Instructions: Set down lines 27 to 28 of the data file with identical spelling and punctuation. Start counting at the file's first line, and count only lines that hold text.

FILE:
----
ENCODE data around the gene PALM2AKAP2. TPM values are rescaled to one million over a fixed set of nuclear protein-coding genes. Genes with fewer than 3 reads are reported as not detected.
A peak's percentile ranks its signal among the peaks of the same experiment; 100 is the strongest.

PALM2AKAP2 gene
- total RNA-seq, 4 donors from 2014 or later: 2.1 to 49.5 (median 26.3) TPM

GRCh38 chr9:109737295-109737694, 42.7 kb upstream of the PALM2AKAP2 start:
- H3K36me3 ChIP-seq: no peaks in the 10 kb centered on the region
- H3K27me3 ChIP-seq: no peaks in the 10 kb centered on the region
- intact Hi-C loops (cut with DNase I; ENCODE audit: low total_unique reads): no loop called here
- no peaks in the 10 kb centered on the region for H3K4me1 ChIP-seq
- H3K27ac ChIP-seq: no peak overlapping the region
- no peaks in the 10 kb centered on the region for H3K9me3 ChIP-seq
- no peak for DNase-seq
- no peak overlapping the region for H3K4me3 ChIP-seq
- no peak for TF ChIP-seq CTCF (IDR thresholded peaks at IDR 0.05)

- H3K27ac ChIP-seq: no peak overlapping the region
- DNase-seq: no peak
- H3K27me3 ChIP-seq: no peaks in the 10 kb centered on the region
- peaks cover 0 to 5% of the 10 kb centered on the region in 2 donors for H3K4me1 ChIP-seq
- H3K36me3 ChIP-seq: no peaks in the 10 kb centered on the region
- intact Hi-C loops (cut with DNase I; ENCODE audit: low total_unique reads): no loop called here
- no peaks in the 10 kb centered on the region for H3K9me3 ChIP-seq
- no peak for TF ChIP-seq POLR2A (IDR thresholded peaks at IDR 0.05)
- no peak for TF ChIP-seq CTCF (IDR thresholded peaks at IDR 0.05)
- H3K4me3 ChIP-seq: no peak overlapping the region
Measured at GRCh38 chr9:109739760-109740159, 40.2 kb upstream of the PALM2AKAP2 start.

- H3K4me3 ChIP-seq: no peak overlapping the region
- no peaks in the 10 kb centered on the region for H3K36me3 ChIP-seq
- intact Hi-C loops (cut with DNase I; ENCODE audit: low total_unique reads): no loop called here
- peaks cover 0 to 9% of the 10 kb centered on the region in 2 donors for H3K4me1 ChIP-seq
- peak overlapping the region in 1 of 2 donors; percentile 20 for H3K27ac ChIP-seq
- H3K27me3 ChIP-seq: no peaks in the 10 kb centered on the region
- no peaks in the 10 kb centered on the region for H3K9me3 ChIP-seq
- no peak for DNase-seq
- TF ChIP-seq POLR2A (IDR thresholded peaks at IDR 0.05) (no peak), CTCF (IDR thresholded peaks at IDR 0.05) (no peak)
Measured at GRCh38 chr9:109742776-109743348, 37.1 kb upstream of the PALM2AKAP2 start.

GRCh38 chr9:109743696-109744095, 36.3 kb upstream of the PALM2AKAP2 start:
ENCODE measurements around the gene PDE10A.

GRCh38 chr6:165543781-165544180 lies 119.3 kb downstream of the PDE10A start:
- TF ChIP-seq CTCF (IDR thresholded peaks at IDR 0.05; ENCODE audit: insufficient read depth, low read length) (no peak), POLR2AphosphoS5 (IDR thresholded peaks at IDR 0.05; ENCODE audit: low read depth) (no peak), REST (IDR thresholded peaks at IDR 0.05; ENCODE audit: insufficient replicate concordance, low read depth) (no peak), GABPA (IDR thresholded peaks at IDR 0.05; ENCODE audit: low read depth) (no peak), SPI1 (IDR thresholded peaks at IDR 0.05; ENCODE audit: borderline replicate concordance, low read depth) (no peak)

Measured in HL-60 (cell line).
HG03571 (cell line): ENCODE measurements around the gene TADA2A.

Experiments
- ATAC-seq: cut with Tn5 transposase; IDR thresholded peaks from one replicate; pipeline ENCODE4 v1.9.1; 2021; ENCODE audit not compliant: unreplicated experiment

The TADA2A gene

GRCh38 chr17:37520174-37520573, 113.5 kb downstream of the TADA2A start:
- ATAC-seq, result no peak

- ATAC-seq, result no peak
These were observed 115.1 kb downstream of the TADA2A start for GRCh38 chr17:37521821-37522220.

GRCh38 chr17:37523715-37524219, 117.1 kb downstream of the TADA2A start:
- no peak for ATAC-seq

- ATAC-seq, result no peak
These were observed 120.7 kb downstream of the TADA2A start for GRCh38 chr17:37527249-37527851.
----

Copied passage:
- no peaks in the 10 kb centered on the region for H3K36me3 ChIP-seq
- intact Hi-C loops (cut with DNase I; ENCODE audit: low total_unique reads): no loop called here